When I was 5 or 6, I was at a neighbor’s house a few doors down when a bad storm blew in. My friend’s mother sent me right home. I made it down the path to the sidewalk when the wind started to blow hard against me pushing me down the hill and away from my house as if a bully was pushing on me with all his might. My hair whipped around and stung my face. I called out, but I could barely hear my voice over the wind. I leaned in, pushed hard with my legs, and made slow progress.

Lancaster72

Our house was maybe a hundred feet away and I could see light in the window. I imagined my mother inside ironing or vacuuming, unaware that her son was in trouble. I had never felt so frightened and alone, separated from everybody who loved me and could protect me. As I struggled against the storm wind, for the first time in my life I thought I might die.

The wind broke when I made it to the path to our front door, and I ran all the way up and inside. Mom was standing in the living room listening to a tornado warning bulletin on TV. She had heard the wind howling past the house and had just become concerned about me. I burst into tears and tried to explain what had happened as she collected me into her arms. We learned later that a tornado had briefly touched down nearby.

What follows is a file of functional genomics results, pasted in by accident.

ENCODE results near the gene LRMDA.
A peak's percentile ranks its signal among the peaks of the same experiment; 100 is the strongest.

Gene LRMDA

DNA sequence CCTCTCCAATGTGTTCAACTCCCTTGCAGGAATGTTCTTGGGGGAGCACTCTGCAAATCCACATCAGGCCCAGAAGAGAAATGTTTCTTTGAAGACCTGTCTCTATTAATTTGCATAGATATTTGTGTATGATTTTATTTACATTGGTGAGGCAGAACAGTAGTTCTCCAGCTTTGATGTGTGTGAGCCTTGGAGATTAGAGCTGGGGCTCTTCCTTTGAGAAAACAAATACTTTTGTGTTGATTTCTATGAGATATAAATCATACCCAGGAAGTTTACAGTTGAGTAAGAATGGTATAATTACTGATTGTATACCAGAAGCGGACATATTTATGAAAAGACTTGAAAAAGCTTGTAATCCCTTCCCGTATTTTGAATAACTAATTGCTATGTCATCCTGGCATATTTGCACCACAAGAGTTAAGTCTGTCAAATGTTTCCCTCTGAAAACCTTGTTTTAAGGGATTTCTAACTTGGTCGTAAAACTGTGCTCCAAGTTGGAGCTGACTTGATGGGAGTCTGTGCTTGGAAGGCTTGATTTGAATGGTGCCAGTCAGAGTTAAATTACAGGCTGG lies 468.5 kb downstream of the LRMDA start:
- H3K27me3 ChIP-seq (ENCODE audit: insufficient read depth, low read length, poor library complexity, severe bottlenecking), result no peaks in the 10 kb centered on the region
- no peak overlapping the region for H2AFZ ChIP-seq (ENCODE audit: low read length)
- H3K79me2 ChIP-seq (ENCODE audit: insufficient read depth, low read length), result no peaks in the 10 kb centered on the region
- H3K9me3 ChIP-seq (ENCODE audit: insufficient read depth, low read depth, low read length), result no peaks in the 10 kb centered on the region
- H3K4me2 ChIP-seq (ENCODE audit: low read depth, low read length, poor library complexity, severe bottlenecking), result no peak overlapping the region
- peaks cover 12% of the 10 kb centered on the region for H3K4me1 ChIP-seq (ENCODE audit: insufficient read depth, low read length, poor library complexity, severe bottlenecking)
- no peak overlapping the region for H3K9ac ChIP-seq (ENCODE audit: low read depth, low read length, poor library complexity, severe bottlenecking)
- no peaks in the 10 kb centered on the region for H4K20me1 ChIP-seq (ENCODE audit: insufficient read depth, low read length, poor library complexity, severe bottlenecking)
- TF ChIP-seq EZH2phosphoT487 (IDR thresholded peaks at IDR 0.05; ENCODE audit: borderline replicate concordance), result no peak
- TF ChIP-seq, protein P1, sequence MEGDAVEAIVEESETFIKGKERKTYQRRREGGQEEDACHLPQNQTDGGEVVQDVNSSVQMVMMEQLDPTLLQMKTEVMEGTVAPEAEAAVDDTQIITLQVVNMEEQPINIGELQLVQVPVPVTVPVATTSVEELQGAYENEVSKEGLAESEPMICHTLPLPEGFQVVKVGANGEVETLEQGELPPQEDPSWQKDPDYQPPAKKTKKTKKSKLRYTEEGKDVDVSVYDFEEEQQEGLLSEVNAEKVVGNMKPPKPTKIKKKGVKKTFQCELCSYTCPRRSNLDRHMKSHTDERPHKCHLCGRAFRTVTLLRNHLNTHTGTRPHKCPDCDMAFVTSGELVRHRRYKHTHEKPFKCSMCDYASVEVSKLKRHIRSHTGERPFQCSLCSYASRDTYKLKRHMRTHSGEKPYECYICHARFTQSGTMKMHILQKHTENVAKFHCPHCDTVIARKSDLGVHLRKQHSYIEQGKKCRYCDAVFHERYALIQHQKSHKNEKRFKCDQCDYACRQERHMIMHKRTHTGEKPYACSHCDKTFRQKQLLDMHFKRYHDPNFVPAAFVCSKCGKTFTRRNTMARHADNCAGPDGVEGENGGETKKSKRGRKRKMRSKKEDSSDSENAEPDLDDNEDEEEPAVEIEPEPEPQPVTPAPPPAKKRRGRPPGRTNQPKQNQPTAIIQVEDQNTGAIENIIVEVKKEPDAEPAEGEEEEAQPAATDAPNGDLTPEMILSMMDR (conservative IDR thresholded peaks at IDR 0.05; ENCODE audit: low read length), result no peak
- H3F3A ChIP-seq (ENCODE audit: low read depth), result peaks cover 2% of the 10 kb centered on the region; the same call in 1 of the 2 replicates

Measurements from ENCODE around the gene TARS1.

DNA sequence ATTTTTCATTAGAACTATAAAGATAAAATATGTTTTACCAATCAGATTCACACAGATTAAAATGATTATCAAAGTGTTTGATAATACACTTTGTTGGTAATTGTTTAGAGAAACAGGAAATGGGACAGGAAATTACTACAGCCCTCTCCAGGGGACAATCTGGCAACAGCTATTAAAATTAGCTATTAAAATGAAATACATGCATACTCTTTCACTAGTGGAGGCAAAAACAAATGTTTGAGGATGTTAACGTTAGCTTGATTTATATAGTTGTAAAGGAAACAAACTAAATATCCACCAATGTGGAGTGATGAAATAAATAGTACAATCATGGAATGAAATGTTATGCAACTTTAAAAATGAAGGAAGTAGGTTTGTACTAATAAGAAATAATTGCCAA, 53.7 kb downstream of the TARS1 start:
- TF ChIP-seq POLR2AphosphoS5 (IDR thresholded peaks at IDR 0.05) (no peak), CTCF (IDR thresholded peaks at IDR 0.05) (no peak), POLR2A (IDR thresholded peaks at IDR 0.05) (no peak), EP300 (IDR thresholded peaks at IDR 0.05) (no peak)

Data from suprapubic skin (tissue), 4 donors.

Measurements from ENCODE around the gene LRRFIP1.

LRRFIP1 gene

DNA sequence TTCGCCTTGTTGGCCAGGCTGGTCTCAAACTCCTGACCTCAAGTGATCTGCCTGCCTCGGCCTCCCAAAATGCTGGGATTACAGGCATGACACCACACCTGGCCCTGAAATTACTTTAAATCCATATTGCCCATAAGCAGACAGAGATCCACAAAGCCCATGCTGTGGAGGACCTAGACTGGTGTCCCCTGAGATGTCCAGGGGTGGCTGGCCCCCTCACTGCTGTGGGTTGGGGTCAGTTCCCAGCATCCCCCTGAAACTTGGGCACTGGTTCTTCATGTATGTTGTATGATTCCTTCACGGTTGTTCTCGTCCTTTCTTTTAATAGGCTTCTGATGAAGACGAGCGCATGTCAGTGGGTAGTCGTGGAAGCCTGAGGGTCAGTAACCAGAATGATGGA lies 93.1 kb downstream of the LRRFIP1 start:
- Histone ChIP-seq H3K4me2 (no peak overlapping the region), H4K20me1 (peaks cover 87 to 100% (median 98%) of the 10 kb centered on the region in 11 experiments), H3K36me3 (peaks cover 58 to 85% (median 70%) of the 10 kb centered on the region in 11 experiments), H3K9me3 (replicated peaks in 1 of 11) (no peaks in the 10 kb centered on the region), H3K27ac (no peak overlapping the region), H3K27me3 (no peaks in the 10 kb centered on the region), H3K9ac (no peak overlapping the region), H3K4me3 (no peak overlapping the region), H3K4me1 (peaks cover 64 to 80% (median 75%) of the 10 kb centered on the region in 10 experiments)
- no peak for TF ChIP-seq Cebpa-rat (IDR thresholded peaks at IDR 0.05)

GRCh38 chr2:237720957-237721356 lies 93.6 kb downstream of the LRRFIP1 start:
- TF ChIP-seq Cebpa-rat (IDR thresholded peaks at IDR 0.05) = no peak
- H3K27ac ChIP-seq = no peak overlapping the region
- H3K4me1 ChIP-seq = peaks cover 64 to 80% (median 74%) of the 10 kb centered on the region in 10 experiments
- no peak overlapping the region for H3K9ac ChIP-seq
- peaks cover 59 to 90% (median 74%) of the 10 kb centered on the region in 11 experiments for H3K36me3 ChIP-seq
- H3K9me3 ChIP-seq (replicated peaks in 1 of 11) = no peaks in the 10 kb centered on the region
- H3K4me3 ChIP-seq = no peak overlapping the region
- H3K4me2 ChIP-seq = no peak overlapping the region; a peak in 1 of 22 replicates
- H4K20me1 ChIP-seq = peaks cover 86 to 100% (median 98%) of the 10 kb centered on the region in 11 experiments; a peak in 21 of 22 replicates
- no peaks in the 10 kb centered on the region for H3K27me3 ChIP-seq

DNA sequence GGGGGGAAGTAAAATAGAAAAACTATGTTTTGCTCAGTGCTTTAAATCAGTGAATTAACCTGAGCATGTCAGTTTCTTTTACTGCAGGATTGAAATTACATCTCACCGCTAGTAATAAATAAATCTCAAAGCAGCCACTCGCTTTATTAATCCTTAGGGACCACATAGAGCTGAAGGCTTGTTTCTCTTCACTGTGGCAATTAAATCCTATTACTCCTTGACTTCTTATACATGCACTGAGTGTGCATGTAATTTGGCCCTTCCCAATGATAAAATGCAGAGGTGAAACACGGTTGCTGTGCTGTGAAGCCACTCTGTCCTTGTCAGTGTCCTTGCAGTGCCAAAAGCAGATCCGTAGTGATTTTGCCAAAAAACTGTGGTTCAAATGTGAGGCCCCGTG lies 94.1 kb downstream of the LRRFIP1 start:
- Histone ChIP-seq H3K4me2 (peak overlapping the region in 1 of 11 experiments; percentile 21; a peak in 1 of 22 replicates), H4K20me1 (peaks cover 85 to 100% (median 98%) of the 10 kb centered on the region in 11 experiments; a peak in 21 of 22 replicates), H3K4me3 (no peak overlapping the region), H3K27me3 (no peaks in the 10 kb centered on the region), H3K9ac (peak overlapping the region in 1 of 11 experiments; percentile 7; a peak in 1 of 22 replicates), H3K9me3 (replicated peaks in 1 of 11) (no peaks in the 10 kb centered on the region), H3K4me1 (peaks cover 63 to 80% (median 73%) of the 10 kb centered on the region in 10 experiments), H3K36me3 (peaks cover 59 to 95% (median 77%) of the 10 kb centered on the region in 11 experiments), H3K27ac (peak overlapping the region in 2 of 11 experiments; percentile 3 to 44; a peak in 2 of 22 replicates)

I can see now that I was not in mortal danger that day. The worst case was probably being knocked down and left to lie on the sidewalk until the storm passed – frightening, but survivable. But as an adult I’ve been in much worse situations, some of which I’ve created and some of which were random chance. I’ve reaped serious earned and unearned consequences from them. Each of us goes through our own version of this. For some of us, those consequences do include mortal danger.

There are a couple ways to come away from the suffering these consequences bring. One is to conclude that if there’s a God, he’s not there for us. The other is to realize that life is often bigger than we can handle, and that we need a power greater than ourselves to help us through it.

God is always a hundred feet away, a light burning in his window, waiting for us to come home to him. Unlike my mother many years ago, he knows exactly what trouble we face. It’s not God’s way to ride in on his white horse or wave his magic wand to make our troubles disappear. He aches over our suffering, but allows it because he wants us to learn that life on Earth is not his primary purpose for us – life with him is. Through that suffering, if we choose to begin looking for God we will find him, and we will begin to experience his love and comfort, and even his rescue.

Growing up on that hill was all right. Read about it and see recent photos.

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Faith, Stories Told

Separated